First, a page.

September 28th is World Rivers Day -- a great opportunity to stop and appreciate the many benefits rivers give us, our families, our communities, our businesses, and to the broader environment. The United States has more than 250,000 rivers -- that's 3.5 million miles of rivers. Consider how rivers touch your own life. Rivers give us drinking water. Rivers are places to learn and explore. Rivers give us time with family and friends. Rivers give us recreational adventures. Rivers are beautiful landscapes where the wild things are. These waters are the lifeblood of the land and our communities.
Healthy rivers mean healthy people
We literally have rivers flowing in our veins — Half of our drinking water comes from rivers, and the other half comes from groundwater which is connected to rivers. Water from rivers helps grow the food we eat. Put simply, we can't survive without clean water. Rivers also give us opportunities to exercise and spend time in the great outdoors. Whether it's fishing, paddling, or just walking along a riverside trail, rivers are central to a healthy lifestyle.
Healthy rivers mean healthy communities
Global warming is bringing increasingly severe floods and droughts. Communities with healthy rivers will be best equipped to deal with these extreme changes. The best way to protect communities from floods is by restoring natural floodplains, which act as buffers between floodwaters and homes, and protecting wetlands, which act like sponges, soaking up and filtering floodwaters. Scientists estimate that in general just 4 to 5 percent wetland coverage in a watershed reduces peak floods by 50 percent. And when it comes to building community resilience in the face of drought, a healthy river is the ticket to a clean and reliable water supply.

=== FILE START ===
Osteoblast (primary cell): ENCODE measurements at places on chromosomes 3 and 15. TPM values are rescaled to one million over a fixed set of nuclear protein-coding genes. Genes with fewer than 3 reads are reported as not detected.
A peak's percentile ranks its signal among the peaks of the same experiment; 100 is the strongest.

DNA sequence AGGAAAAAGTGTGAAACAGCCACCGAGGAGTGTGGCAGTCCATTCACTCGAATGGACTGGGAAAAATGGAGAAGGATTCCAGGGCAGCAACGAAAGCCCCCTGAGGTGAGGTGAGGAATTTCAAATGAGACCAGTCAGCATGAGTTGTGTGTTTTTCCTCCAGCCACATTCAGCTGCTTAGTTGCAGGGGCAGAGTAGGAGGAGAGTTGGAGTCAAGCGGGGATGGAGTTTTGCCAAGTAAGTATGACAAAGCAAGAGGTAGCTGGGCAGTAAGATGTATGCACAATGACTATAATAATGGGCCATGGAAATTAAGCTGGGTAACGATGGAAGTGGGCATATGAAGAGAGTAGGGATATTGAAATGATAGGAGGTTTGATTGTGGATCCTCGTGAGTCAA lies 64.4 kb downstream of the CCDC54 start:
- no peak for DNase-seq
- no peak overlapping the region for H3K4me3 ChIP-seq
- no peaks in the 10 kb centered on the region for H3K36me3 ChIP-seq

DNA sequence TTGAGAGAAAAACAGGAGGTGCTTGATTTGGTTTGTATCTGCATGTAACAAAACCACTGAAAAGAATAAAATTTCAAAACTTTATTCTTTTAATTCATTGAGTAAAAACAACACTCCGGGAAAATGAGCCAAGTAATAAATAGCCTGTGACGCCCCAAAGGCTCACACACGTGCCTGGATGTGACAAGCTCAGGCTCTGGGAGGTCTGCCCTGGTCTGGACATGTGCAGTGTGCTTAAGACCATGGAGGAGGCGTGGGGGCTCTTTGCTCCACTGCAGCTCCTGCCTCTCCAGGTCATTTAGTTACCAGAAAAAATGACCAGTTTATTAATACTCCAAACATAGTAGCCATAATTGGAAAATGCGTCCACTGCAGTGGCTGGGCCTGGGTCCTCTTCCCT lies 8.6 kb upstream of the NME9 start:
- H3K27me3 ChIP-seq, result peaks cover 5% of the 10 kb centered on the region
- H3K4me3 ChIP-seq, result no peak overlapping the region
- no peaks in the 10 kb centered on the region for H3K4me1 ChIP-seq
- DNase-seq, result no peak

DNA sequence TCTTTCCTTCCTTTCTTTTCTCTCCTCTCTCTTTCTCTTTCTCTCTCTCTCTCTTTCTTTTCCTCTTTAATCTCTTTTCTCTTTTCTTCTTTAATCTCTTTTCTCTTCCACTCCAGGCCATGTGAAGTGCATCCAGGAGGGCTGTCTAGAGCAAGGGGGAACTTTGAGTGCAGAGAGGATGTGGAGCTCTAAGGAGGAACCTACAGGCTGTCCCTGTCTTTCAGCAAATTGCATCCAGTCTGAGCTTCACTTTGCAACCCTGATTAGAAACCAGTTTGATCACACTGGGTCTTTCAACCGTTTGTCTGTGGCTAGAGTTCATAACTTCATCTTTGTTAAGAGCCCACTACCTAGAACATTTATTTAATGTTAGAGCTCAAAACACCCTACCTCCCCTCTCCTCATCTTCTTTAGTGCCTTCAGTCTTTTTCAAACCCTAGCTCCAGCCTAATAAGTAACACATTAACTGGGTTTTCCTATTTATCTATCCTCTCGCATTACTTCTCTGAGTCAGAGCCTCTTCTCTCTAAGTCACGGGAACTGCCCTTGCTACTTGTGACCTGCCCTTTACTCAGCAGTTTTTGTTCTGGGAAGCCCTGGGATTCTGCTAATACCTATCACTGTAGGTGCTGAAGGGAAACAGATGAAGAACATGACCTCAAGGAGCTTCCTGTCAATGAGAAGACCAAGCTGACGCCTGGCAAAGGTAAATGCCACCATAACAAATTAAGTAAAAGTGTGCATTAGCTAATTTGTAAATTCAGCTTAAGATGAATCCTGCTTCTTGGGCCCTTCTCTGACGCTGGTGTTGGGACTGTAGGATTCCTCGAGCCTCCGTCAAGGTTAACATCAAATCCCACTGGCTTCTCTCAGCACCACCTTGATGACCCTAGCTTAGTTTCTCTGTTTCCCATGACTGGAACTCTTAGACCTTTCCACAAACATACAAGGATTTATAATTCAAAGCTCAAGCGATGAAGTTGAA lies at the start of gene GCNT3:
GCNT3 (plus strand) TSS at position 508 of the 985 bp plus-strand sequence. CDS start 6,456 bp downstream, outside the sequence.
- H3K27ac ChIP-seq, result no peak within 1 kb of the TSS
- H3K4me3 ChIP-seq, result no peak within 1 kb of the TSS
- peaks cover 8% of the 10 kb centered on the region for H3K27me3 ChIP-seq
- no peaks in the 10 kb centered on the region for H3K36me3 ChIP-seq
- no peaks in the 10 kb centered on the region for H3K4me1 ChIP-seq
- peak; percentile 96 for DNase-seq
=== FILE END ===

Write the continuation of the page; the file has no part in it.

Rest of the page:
Healthy rivers mean a healthy economy
Rivers mean business. River-related recreation and tourism generate hundreds of millions of dollars for our economy. A recent study showed that rafting, fishing and jet boat tours on Oregon's Rogue River generated $14 million and 225 jobs for the local economy. Around the country, a clean, beautiful river translates into higher property values. And in many cities the riverfront is the heartbeat of a vibrant downtown.
Healthy rivers mean a healthy environment
Rivers are the circulatory system of the natural world. They provide food and water for a whole host of wildlife. They are migratory corridors and nurseries. In the Southwest United States, 80 percent of wildlife depends on a river or riverside lands for at least half their life.
Rivers touch our lives in so many ways. They run through our history, and connect us to the future. They flow through our culture, in our music, art and stories. What American doesn't know the river adventures of Huck Finn or of Lewis and Clark? Our rivers are sources of identity and community pride. As Charles Kuralt, a former board member of American Rivers wrote, "America is a great story and there is a river on every page."
On this World Rivers Day, take time out to appreciate your river and everything it brings to your life.
Image credit:Carter E. Gowl.
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